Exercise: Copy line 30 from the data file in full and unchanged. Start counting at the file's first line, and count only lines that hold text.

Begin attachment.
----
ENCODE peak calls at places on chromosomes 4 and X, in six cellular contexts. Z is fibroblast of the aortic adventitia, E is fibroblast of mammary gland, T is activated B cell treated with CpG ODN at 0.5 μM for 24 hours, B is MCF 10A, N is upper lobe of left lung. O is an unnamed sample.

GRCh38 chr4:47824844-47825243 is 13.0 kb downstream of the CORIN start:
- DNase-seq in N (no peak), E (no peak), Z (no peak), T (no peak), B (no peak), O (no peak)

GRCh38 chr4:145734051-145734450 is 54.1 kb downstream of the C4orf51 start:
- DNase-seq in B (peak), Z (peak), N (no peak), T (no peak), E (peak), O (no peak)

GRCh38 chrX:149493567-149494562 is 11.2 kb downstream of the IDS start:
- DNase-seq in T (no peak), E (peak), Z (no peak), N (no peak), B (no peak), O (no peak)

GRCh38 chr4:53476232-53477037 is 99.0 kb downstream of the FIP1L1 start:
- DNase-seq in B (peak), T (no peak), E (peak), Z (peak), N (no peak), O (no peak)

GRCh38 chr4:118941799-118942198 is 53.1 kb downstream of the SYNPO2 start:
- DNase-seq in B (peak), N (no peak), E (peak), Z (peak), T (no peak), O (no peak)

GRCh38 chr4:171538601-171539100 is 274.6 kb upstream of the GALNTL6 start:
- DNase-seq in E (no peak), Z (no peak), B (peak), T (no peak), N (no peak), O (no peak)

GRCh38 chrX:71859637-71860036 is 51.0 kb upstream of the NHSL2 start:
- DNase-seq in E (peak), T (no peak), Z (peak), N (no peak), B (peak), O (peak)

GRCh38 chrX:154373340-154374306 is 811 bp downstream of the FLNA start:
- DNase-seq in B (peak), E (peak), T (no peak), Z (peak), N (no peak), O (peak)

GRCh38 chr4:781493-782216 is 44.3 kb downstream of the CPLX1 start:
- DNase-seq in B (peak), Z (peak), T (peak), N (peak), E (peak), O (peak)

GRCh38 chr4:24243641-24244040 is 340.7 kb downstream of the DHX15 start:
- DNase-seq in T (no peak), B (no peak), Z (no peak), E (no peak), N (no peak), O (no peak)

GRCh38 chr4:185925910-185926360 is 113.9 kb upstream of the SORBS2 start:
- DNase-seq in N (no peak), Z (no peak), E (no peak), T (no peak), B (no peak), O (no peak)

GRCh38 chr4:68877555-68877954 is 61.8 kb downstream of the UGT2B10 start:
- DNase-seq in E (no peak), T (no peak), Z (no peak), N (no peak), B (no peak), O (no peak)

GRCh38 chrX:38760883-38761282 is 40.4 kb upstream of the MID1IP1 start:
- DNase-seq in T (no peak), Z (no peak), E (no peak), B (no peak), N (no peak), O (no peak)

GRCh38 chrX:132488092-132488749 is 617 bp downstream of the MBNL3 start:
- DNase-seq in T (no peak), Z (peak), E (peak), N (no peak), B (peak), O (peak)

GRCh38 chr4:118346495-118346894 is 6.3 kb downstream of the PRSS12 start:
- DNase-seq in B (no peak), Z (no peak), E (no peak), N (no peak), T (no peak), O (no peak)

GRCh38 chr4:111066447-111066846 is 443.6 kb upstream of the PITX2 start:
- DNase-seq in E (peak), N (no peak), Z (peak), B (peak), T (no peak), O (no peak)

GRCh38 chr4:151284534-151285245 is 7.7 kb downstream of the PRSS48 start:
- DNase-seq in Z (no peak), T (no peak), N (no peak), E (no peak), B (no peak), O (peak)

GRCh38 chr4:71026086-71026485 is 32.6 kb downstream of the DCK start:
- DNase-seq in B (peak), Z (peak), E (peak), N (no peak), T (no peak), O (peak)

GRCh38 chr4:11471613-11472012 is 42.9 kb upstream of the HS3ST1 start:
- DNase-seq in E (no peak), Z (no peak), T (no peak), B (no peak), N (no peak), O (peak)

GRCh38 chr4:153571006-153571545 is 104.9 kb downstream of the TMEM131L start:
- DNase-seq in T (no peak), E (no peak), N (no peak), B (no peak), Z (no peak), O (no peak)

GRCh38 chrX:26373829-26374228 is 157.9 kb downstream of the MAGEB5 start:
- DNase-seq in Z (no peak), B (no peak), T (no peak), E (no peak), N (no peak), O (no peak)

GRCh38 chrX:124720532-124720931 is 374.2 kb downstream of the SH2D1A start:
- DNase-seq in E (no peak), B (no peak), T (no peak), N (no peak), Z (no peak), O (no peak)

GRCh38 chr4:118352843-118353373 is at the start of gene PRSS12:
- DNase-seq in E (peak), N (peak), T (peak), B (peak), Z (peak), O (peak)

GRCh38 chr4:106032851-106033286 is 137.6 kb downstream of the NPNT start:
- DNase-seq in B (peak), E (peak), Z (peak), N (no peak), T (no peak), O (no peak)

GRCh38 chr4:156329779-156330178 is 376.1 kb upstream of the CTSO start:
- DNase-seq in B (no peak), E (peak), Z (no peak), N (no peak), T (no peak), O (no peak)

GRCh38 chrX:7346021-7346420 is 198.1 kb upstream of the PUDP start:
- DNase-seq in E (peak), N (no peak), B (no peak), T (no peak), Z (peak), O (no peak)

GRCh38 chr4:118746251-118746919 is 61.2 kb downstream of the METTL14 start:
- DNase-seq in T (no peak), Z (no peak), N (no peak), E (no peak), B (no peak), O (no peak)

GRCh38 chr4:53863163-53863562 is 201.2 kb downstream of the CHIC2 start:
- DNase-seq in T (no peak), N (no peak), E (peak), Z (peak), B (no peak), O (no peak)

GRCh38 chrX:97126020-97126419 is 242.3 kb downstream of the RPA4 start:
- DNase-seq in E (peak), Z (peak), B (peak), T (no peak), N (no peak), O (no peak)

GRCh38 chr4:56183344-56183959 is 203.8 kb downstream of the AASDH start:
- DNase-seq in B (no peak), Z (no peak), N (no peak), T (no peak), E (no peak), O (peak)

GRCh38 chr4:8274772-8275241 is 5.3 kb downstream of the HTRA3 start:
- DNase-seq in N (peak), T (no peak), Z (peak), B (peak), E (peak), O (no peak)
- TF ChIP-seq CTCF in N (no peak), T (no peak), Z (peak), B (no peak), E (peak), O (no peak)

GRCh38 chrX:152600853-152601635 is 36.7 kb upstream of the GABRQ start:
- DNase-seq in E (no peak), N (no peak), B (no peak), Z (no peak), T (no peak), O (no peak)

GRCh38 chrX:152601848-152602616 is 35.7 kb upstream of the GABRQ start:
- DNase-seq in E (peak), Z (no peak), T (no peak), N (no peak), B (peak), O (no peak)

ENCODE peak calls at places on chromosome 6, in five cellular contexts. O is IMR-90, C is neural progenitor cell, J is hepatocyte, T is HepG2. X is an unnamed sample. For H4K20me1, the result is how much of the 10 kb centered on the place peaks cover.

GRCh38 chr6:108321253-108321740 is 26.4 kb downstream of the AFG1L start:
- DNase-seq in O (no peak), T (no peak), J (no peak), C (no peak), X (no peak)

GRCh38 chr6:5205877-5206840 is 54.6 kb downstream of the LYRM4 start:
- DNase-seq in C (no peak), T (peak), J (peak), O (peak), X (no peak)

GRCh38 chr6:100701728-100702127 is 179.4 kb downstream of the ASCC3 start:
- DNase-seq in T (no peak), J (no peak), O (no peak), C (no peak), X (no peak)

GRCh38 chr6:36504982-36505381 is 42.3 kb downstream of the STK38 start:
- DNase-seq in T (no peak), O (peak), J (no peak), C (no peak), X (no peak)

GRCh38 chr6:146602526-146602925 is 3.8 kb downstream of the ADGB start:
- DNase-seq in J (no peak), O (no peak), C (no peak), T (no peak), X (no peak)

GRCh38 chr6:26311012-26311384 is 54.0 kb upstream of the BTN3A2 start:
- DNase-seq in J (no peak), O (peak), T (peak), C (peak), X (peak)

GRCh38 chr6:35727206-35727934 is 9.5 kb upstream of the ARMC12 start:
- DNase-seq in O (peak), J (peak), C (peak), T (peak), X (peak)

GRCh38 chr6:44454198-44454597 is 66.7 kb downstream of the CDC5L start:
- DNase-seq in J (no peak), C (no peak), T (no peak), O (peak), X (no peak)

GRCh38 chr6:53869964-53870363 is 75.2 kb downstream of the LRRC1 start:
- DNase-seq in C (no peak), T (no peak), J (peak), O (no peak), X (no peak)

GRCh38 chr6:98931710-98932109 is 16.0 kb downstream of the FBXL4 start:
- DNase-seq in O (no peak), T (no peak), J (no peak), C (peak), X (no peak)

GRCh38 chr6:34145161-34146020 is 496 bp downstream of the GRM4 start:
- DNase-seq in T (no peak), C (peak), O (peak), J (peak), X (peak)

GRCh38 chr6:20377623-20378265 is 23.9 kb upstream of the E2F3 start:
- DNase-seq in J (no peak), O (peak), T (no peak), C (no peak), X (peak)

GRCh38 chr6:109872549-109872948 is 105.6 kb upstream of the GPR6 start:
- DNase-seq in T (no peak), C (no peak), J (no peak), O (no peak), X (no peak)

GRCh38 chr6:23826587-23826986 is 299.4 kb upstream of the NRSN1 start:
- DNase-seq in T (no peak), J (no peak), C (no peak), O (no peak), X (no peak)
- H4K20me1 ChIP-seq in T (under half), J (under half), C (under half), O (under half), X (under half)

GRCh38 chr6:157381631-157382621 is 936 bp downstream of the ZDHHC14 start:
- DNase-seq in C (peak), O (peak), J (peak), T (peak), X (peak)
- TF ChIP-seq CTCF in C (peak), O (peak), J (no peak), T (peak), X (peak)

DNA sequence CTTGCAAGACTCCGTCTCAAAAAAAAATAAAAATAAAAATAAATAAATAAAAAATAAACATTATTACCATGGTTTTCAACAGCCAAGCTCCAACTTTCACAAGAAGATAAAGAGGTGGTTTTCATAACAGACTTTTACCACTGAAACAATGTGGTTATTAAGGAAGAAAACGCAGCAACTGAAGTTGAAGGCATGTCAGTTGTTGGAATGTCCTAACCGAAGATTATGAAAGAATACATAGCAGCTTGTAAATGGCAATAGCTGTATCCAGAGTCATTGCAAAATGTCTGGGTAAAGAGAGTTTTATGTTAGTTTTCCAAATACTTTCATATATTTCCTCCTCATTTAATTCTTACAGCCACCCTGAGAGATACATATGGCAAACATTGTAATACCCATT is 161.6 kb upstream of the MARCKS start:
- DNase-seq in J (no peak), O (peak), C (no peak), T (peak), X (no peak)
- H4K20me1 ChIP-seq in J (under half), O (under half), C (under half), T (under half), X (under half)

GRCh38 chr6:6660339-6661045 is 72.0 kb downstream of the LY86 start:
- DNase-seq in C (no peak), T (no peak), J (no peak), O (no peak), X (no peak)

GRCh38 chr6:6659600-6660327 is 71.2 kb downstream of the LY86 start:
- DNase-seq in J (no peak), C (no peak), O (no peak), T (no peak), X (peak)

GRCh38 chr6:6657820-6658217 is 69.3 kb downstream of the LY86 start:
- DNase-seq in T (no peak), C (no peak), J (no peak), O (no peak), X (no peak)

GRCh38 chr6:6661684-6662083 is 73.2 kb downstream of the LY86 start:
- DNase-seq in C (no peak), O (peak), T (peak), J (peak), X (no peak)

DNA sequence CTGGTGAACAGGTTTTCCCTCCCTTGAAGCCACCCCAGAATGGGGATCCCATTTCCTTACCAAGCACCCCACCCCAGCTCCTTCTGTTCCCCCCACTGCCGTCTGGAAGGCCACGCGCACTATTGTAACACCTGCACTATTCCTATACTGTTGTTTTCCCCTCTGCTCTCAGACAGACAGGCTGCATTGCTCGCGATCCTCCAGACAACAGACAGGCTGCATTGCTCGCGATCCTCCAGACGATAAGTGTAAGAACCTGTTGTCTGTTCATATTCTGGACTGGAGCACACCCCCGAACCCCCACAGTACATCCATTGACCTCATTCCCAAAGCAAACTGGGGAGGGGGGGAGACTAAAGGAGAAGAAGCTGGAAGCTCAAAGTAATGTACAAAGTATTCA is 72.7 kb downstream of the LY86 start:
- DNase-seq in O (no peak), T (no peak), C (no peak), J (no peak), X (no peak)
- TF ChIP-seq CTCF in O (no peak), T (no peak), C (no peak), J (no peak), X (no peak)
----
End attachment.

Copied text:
GRCh38 chr4:118346495-118346894 is 6.3 kb downstream of the PRSS12 start: